individual to have a ‘feeding disorder’ when his or her health is
Feeding disorders are more common for children who are born
prematurely, or had a low birth weight as well. According to Dr.
Manikam, other physical causes of a feeding disorder, eating aversion or
failure to thrive, include:
• Celiac Disease
• Down Syndrome
• Prader-Willi Syndrome
• Heart defects
• Breathing difficulties
• Oral-facial malformations such as cleft palate
• Other Syndromes (e.g., Stickler, Cri du chat, Pierre Robin,
Russell-Silver, Fetal Alcohol, Treacher-Collins, Smith-Lemli-Opitz)
• Food allergies, including milk allergy, and lactose intolerance.
Other physical causes may include gastroesophageal reflux (GERD) and
Crohn’s disease. Sensory disorders, autism, and ADHD can sometimes be
linked to food issues.
Only about one in ten food disorders are caused from behavior issues.
These food disorders can be caused by negative interaction with a
Examples Dr. Manikam provided include a parent that has low
tolerance; has a poor understanding of developmental norms; or has been
affected by the knowledge that other children were doing better or
eating table foods earlier. Other negative interactions can include a
parent who cannot read his or her child’s hunger cues, or who forces
food on a child when the child is not hungry.
Parental aggression or anger during feeding times, a lack of
nurturing, and parental apathy are other negative parental interactions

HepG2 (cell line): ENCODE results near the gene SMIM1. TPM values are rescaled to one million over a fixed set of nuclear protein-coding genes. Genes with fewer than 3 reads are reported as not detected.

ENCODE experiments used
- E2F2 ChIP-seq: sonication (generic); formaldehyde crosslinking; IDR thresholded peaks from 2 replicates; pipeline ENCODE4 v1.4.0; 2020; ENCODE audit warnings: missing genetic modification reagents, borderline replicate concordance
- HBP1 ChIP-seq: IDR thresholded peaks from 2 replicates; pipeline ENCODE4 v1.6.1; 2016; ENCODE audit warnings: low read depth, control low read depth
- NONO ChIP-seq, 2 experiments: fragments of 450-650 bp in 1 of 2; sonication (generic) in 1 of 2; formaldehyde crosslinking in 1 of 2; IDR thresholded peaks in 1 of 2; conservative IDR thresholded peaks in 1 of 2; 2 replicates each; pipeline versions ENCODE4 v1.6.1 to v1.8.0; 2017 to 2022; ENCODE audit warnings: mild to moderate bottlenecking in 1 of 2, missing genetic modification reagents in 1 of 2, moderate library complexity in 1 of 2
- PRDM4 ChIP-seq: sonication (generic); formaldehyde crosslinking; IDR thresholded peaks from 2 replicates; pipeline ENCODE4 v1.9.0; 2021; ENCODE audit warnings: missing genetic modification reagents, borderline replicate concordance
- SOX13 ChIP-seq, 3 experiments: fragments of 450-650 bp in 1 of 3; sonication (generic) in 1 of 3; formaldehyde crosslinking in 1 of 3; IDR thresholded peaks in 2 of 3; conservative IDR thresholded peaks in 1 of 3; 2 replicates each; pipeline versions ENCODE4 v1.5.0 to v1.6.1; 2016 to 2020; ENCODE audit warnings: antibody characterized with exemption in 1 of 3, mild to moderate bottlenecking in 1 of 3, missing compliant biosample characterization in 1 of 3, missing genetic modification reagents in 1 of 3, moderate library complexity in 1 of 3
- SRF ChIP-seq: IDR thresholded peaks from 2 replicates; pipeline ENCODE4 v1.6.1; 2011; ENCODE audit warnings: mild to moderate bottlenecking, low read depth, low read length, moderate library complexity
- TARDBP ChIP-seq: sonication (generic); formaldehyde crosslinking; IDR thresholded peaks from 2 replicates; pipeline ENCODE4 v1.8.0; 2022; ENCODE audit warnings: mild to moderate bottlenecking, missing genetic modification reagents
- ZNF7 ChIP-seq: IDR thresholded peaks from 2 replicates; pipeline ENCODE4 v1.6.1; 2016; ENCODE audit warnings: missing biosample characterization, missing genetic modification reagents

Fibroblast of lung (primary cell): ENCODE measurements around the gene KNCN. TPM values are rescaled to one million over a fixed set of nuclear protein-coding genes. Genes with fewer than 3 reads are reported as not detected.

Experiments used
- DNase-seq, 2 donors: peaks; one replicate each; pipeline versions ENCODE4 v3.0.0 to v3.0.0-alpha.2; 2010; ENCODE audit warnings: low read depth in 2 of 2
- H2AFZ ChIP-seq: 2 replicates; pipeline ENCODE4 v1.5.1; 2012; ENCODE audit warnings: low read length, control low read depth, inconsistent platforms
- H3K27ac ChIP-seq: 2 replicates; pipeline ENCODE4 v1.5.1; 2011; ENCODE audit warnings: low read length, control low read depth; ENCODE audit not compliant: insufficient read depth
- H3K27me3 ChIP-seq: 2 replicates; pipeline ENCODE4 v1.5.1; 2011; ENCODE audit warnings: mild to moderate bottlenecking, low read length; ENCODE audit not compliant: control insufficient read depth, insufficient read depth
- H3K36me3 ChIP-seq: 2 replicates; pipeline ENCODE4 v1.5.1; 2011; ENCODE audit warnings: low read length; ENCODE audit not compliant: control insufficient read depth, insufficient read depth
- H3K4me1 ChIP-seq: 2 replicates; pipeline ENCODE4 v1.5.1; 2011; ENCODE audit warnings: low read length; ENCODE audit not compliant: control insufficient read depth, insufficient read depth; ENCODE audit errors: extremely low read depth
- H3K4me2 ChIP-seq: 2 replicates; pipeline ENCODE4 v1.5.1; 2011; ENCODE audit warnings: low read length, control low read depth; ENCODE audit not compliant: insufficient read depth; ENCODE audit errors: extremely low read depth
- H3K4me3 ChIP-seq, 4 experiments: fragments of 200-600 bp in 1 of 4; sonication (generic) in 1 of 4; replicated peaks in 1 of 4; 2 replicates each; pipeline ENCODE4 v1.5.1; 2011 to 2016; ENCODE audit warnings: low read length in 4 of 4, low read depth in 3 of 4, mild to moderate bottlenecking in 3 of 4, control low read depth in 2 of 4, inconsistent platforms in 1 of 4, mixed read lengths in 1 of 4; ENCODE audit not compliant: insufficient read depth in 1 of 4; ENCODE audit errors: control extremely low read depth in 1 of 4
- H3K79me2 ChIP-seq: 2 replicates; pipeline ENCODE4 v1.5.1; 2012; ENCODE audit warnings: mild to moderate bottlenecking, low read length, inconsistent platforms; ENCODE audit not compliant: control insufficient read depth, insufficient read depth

that can lead to a feeding disorder in children.
How Are True Feeding Disorders Treated?
Treatment for a true feeding disorder can require an expert such as a
feeding therapist. Dr. Manikam is a clinical psychologist, but feeding
therapists may have different backgrounds. Feeding therapy, in some
cases, requires a team of individuals with different specialties.
“Feeding therapists are professionals trained in the assessment and
treatment of individuals with feeding problems. Generally, Speech
Pathologists, Occupational Therapists, and Behavioral Psychologists
provide feeding therapy services to individual with feeding problems,”
says Dr. Manikam.
Feeding therapy team members may sometimes include a nutritionist, or
a social worker or other medical professionals. The therapy process may
focus on the patient only, or the parent, or both. This article on Dr.
Manikam from the New York Times, has some specific examples of patient experiences.
“Depending on the patient’s age and developmental levels and the
nature of feeding problems professionals might work with the patient
and/or with the guardian. For example, therapists might work with an
adolescent who develops ‘anxiety’ or ‘post-traumatic anxiety disorder’
due to a choking incident. In the case of younger children, therapists
might work with the child and train the guardians when an effective
intervention is established. In some cases, the therapist might train
the guardian to implement the intervention strategies. The model of
service delivery depends on the information obtained from the
assessment,” says Dr. Manikam.
Many thanks to Dr. Manikam, Director of the Center for Pediatric Feeding Disorders at St. Mary’s Healthcare System for Children, for his insights shared here. In the next post, he shares his experience and perspective for all parents, including how to deal with “picky” eating issues such as color, texture, food jags and other common food concerns.